Financial Education Clearinghouse

Guide To Buying A Franchise

What is a franchise?

A franchise is a format, product, or system developed by the franchisor. By paying a franchise fee, you receive the right to use the franchisor's name and receive assistance. A franchise may cost a few thousand dollars to several hundred thousand dollars.

One of the biggest benefits of purchasing a franchise is the name recognition. Consider carefully the following outline of a typical franchise system.

Understand all the costs associated with a franchise

In addition to your franchise fee, which may be non-refundable, you may have to rent, lease, build, advertise, and equip an outlet, including the purchase of inventory. You may have to pay license fees, or a "grand opening" fee to promote your new franchise.

You may be required to pay royalties based on a percentage of your gross income. Royalties are usually paid for the right to use the franchisor's name and may need to be paid even if you haven't earned any income or if the franchisor has failed to provide promised services.

Some franchises require that you pay into an advertising fund. A portion of the advertising fees may be for national advertising, and not to specifically target your franchise area.

Things to think about before buying a franchise:

  • Control of the franchise

    Because of the name recognition, franchisors typically control how the individual franchisee runs their business. It insures uniformity but may restrict your ability to exercise your own business judgment.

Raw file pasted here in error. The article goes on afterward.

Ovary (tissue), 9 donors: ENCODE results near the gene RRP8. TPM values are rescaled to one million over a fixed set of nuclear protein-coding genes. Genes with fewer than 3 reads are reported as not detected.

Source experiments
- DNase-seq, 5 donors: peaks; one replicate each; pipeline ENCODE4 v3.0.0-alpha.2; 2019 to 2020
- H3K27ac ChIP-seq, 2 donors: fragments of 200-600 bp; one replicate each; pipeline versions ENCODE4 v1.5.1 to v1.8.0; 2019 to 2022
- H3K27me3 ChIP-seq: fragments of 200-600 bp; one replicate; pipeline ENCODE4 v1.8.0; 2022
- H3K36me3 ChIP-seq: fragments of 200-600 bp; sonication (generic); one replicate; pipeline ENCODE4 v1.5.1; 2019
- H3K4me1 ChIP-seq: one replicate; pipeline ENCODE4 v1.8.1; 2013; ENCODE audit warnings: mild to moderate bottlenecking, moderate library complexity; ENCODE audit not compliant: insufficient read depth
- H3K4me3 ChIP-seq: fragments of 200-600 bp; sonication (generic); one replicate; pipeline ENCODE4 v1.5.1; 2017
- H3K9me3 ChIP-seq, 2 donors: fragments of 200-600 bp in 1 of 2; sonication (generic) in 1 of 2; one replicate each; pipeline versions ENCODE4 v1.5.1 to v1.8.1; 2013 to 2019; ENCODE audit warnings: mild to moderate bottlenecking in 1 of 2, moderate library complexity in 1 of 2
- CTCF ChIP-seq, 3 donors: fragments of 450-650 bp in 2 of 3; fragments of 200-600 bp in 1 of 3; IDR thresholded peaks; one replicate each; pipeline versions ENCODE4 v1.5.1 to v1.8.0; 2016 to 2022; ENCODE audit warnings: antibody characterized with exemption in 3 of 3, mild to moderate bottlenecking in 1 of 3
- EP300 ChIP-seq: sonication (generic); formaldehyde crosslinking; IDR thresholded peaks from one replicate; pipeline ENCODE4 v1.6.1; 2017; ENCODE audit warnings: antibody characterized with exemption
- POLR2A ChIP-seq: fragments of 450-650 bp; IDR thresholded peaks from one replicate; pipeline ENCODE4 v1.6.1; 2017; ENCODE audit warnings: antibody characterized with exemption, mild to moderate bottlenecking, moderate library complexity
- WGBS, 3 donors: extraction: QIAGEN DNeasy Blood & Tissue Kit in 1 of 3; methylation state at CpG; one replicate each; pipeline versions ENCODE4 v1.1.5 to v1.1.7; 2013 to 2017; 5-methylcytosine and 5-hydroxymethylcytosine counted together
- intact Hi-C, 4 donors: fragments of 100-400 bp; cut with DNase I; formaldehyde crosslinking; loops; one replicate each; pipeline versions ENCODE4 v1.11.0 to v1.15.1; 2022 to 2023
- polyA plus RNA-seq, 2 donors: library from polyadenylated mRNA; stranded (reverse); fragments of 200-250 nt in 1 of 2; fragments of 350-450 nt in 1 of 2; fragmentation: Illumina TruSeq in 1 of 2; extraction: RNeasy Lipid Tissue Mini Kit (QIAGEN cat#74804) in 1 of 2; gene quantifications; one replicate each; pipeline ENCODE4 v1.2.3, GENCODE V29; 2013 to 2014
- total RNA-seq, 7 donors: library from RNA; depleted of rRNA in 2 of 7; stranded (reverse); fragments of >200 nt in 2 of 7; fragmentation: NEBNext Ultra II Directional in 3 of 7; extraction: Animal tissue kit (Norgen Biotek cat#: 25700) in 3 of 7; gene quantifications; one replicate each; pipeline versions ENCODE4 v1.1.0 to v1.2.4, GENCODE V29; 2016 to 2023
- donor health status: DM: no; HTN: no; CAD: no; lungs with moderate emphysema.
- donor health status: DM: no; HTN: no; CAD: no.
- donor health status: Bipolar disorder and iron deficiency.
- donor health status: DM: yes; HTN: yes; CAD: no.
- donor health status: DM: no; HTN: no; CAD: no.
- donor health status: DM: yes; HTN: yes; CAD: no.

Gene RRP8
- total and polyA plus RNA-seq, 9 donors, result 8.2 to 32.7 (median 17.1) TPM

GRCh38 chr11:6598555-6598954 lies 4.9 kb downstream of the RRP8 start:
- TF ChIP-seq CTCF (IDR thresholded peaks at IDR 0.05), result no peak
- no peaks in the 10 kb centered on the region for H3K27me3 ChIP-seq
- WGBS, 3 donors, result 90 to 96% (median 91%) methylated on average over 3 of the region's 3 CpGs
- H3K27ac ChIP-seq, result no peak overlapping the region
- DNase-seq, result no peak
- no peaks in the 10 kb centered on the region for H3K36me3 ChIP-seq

• Site approval

    Franchisors may require pre-approved sites for your franchise. The franchisor may not approve the site you wish.

  • Design or appearance standards

    Many franchisors have a certain look that is easily recognizable and will impose that look upon you. You may have to conform to seasonal changes or periodic renovations. One of the biggest reasons for investing in a franchise is that people know what to expect no matter where they are when they come into the outlet.

  • Restrictions on goods and services offered for sale

    Franchisors may control the goods and services you can provide. A fast food franchise can normally only sell the franchisor's menu, they cannot add or subtract items. As the franchisee of an automobile lube, you may not be able to offer additional service like brake or muffler work.

  • Restrictions on general operation

    You may be obliged to have your employees wear certain uniforms or to only use company advertising. You may have to run only company wide specials during specific times on specific items. This may hinder you from running your business as you see best. Some franchisors may require you to purchase supplies from approved vendors only. This may impact your profit margin if these vendors are more expensive.

  • Territories

    Many franchisors will limit you to a certain territory. This could limit your ability to open more outlets or to move to a more profitable location.

  • Termination and renewal

    If you fail to comply with the franchise contract, you can lose the right to your franchise. Franchise contracts are for a limited time and there is no guarantee that you will be able to renew your franchise when the time comes.

  • Franchise terminations

    If your franchise is terminated, you could lose your investment. The franchisor may cancel your contract if you fail to pay royalties, or abide by sales restrictions or performance standards.

  • Franchise renewal

    A typical franchise agreement will run for 15 to 20 years. There is usually no provision that says that the franchisor must renew the agreement. Another thing to be aware of is that the franchisor doesn't have to renew the agreement under the same conditions as the first agreement. They may impose higher royalty fees, new sales restrictions, or may even reduce the size of your territory.